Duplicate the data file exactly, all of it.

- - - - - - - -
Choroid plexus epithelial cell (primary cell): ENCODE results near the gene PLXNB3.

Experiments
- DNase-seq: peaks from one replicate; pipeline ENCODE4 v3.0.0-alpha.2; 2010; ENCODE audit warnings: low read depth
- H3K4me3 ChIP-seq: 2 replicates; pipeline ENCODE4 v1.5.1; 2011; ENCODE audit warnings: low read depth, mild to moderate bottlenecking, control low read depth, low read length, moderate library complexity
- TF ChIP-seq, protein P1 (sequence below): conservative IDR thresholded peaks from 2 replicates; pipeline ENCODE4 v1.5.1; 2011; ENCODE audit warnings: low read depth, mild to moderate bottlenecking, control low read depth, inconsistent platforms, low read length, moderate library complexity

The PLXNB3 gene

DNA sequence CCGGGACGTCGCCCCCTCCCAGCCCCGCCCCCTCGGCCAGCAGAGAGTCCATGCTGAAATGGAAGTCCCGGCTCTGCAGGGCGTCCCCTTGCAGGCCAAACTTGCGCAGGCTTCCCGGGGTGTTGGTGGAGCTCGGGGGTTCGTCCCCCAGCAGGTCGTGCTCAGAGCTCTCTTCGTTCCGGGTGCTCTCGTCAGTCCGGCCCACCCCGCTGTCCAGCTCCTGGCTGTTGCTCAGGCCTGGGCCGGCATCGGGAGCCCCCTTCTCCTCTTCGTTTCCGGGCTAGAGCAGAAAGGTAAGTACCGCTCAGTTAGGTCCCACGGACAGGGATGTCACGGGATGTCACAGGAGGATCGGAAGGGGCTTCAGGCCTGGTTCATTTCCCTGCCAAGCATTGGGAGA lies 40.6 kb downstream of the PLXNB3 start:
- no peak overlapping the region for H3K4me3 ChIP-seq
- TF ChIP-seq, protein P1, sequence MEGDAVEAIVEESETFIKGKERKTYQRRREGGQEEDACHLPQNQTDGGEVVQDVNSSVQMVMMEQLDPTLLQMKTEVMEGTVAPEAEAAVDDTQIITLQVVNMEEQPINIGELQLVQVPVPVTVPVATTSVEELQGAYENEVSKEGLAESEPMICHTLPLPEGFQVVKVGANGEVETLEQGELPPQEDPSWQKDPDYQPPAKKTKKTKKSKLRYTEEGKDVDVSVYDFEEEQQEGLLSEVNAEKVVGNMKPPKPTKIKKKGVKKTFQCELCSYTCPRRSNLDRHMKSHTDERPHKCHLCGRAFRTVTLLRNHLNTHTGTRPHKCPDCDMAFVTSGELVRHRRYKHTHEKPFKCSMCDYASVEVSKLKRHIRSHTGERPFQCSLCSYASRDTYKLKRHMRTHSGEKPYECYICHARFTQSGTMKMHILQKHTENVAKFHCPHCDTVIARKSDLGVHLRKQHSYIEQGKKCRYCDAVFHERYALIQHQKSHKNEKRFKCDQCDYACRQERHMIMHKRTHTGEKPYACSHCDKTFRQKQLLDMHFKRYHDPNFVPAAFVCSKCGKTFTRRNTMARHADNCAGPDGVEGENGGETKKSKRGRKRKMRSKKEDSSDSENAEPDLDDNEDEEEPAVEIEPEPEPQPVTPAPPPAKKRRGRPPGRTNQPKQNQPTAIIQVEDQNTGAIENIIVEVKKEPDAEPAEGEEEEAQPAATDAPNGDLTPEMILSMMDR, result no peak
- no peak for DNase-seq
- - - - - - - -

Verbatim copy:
Choroid plexus epithelial cell (primary cell): ENCODE results near the gene PLXNB3.

Experiments
- DNase-seq: peaks from one replicate; pipeline ENCODE4 v3.0.0-alpha.2; 2010; ENCODE audit warnings: low read depth
- H3K4me3 ChIP-seq: 2 replicates; pipeline ENCODE4 v1.5.1; 2011; ENCODE audit warnings: low read depth, mild to moderate bottlenecking, control low read depth, low read length, moderate library complexity
- TF ChIP-seq, protein P1 (sequence below): conservative IDR thresholded peaks from 2 replicates; pipeline ENCODE4 v1.5.1; 2011; ENCODE audit warnings: low read depth, mild to moderate bottlenecking, control low read depth, inconsistent platforms, low read length, moderate library complexity

The PLXNB3 gene

DNA sequence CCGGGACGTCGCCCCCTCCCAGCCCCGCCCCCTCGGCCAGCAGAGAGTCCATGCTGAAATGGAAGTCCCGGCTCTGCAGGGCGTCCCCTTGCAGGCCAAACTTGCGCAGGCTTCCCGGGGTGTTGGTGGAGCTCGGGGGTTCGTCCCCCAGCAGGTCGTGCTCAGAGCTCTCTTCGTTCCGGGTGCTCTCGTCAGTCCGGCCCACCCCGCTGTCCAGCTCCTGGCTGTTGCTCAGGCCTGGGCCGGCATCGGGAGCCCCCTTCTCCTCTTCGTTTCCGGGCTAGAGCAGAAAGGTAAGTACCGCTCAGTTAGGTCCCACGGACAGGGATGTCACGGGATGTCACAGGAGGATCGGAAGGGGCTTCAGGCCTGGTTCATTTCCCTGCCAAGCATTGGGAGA lies 40.6 kb downstream of the PLXNB3 start:
- no peak overlapping the region for H3K4me3 ChIP-seq
- TF ChIP-seq, protein P1, sequence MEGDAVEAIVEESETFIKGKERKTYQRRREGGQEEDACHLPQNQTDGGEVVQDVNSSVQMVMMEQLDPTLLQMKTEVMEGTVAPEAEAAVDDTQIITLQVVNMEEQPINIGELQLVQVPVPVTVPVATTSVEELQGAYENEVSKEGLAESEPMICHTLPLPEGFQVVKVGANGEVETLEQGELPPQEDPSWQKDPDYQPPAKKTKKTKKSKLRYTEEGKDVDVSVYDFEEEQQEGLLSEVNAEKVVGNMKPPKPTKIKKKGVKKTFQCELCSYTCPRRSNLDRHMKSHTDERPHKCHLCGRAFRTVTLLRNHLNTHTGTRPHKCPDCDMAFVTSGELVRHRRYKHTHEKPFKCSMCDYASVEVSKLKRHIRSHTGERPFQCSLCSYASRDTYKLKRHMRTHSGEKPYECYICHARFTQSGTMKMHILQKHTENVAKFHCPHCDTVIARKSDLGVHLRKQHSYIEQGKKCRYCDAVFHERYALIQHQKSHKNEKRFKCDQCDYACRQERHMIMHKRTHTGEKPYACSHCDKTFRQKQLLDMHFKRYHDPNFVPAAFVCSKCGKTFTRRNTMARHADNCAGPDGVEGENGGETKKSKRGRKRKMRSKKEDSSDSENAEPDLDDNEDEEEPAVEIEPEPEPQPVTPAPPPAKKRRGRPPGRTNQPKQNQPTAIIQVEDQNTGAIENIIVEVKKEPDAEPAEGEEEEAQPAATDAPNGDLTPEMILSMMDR, result no peak
- no peak for DNase-seq